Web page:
Common Networking Issues with IoT Devices and How to Avoid Them

GUEST WRITER | January 15, 2020

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People are finding new ways every day to enable IoT capabilities to once-manually operated devices, including door locks, solar panels, thermostats, refrigerators, dishwashers, soda machines, watches, fitness trackers, security cameras and more. There could be 50 IoT devices in your school or office, or 150. As digital transformation continues to impact every industry, facilities are proactively installing new IoT devices without realizing that its IT Department should have been notified prior to installation.

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Valorem Reply is a digital transformation firm focused on driving change with hyper-scale and agile delivery of unique digital business services, strategic business models and design-led user experiences. Through the expertise of our people and the power of Microsoft technologies, our innovative strategies and solutions securely and rapidly transform the way our clients do business.

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Automotive Cyber Security: A Crash Course on Protecting Cars Against Hackers

Article | March 26, 2020

Modern cars have dozens of computers on board, and they’re not just for running GPS or playing music. Computers monitor and control nearly every system on your vehicle, including steering, brakes, and the engine itself. This is why automotive cyber security is essential. If a vehicle’s computer systems aren’t properly protected, hackers can steal data or even take control of the vehicle. As you can imagine, that makes automotive cyber security a major concern for consumers, auto companies, and OEMs alike. But what is there to know about automotive cyber security? We’ll explore what cybersecurity in the automotive industry entails and what the biggest threats are to automotive IoT and connected vehicles. We’ll also share some insights from a recent webinar by Sectigo and Mentor Graphics on how to protect connected vehicles from emerging cybersecurity threats.

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Internet of Things (IoT): The Need for Vendors to Address Security

Article | March 26, 2020

By the end of this year there will be 5.8 billion Internet of Things (IoT) endpoints, according to Gartner. And depending on how IoT devices are counted the number is even higher. Statista, for example, estimates the device count for 2020 to be more than 30 billion. Security remains a big challenge for IoT as a strategy to be successful. IoT devices are still not being designed with security as a top priority.Mary O’Neill, VP of security at Nokia, noted in a press conference at MWC Los Angeles 2019 and reported by SDXCentral, that “if an IoT device today is plugged into the network and it doesn’t have protection on it, it’s infected in three minutes or less.”Jake Williams, founder of the security firm Rendition Infosec, said that “IoT vendors emphasize, often rightly, that their products improve quality of life, but they often neglect to disclose the risk of these devices to consumers. The onus of understanding how an IoT device might impact security should not be purely on the consumer. The vendor shares this responsibility.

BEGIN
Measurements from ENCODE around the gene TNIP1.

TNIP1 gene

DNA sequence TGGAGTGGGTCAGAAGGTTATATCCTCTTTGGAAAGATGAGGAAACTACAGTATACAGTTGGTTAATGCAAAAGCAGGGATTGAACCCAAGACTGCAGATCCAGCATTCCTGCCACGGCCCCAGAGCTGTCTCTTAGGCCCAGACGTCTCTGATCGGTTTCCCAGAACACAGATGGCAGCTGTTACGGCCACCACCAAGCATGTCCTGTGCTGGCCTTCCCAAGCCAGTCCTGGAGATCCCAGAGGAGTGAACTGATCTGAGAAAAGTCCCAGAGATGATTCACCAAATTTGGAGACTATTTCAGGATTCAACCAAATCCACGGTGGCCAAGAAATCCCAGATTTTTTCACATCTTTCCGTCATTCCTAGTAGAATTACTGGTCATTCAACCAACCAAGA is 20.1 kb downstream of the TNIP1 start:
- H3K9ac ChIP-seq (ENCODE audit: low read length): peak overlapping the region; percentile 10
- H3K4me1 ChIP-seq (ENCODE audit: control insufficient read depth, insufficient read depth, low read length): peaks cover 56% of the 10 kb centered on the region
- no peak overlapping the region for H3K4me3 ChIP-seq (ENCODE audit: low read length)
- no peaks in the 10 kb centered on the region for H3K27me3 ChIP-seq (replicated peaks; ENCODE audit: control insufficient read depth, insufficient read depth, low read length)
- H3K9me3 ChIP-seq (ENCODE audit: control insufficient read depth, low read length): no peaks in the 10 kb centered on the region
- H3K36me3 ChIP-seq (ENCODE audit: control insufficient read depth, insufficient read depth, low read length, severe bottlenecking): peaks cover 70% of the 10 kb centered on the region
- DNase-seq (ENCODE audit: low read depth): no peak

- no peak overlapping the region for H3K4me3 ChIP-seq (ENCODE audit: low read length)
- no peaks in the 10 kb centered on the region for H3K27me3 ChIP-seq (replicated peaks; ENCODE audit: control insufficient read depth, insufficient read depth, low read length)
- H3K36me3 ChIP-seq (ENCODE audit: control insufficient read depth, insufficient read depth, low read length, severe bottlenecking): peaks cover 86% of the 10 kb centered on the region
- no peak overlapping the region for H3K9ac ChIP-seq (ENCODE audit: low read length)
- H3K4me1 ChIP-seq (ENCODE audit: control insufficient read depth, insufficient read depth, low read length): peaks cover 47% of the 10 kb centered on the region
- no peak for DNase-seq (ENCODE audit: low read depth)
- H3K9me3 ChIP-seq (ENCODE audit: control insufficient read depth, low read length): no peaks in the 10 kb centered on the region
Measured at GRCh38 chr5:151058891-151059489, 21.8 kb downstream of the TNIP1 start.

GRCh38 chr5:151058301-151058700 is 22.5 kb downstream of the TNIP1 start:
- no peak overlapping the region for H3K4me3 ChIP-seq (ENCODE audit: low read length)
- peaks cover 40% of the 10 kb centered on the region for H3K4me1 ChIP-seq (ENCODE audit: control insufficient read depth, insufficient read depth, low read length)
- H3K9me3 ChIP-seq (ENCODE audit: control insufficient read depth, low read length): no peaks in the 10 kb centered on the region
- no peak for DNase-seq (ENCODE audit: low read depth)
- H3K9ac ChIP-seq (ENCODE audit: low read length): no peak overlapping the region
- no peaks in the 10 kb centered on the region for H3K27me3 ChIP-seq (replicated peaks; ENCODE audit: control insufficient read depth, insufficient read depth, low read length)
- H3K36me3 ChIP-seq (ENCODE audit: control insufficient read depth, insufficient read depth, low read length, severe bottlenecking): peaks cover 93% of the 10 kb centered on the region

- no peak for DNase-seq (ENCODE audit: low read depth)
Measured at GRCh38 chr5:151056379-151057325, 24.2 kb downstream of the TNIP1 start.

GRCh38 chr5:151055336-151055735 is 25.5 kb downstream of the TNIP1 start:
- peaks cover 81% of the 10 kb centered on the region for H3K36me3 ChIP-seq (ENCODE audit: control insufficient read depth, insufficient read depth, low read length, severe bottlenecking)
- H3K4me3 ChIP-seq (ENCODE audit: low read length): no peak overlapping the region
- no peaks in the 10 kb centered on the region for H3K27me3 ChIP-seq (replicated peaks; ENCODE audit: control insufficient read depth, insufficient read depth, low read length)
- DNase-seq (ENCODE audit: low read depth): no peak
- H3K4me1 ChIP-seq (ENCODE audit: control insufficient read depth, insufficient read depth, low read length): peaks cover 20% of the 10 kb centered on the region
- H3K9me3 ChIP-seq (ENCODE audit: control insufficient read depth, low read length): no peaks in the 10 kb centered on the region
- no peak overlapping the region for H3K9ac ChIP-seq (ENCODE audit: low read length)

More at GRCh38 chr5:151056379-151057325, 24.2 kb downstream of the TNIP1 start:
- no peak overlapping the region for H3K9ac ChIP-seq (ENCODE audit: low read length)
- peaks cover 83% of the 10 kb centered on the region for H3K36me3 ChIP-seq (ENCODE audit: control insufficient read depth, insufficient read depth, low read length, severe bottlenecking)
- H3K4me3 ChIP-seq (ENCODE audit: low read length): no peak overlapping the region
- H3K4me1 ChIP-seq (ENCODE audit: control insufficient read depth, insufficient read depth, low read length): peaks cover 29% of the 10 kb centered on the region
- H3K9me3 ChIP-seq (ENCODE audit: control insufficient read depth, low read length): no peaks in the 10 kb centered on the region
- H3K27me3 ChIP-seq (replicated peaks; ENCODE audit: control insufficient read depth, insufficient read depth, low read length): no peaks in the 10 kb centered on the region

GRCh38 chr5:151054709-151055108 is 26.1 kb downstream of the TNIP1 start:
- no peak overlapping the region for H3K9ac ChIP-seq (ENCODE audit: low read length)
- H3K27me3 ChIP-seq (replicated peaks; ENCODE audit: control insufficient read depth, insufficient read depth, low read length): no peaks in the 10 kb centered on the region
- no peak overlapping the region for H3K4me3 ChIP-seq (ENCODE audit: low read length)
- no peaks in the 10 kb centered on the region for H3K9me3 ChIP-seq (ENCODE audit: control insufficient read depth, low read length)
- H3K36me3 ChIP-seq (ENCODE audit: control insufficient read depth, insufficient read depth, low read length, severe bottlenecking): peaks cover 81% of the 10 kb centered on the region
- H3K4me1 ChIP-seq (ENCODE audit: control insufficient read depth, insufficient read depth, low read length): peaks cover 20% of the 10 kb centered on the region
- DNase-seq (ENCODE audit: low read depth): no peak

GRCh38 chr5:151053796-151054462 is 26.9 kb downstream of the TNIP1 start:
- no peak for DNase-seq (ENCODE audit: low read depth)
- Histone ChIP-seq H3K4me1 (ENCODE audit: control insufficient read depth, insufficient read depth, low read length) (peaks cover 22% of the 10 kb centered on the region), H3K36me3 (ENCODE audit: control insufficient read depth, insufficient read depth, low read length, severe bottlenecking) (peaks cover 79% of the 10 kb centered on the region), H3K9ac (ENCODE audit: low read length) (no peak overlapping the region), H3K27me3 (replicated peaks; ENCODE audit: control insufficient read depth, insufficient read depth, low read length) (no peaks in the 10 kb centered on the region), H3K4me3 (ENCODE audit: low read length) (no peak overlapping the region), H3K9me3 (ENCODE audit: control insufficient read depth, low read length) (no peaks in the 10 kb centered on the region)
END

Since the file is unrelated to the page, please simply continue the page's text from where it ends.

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Scalable Software with Devops for Industrial IoT

Article | March 26, 2020

Scaling Industrial IoT (IIoT) solutions requires a DevOps organization that can manage increased software and hardware complexity in terms of capability, capacity and footprint. DevOps is derived from Development and Operations and is one of the buzz words for ICT companies. Often it is the amalgamation of Software Developers from R&D and senior engineers from Operations into a new organization. Startups are faced with the challenge of how to quickly create a functioning DevOps organization that can scale with rapid growth. In this article, we will deal with the keys for success to scale software solutions with using an example of an Industrial IoT solution. We will look at how DevOps should function and discuss the important principles for software development, tools and operations.

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How AI and IoT Provide Value in Construction

Article | March 26, 2020

Internet of Things (IoT) sensors predominantly provide visibility to an operating stack – enabling access to real-time and accurate operational data. Laying analysis on top of that data produces dashboards and other visual representations but artificial intelligence (AI) extends this further by harnessing the data streams to train models and identify patterns. Observations can then be made by a computer much like a human analyst could but at tremendous speed and scale. AI makes it possible to anticipate and predict events in a robust and scalable way. This can create huge business advantages. In this article, we’ll look at applications of AI and IoT in construction.

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Valorem

Valorem Reply is a digital transformation firm focused on driving change with hyper-scale and agile delivery of unique digital business services, strategic business models and design-led user experiences. Through the expertise of our people and the power of Microsoft technologies, our innovative strategies and solutions securely and rapidly transform the way our clients do business.

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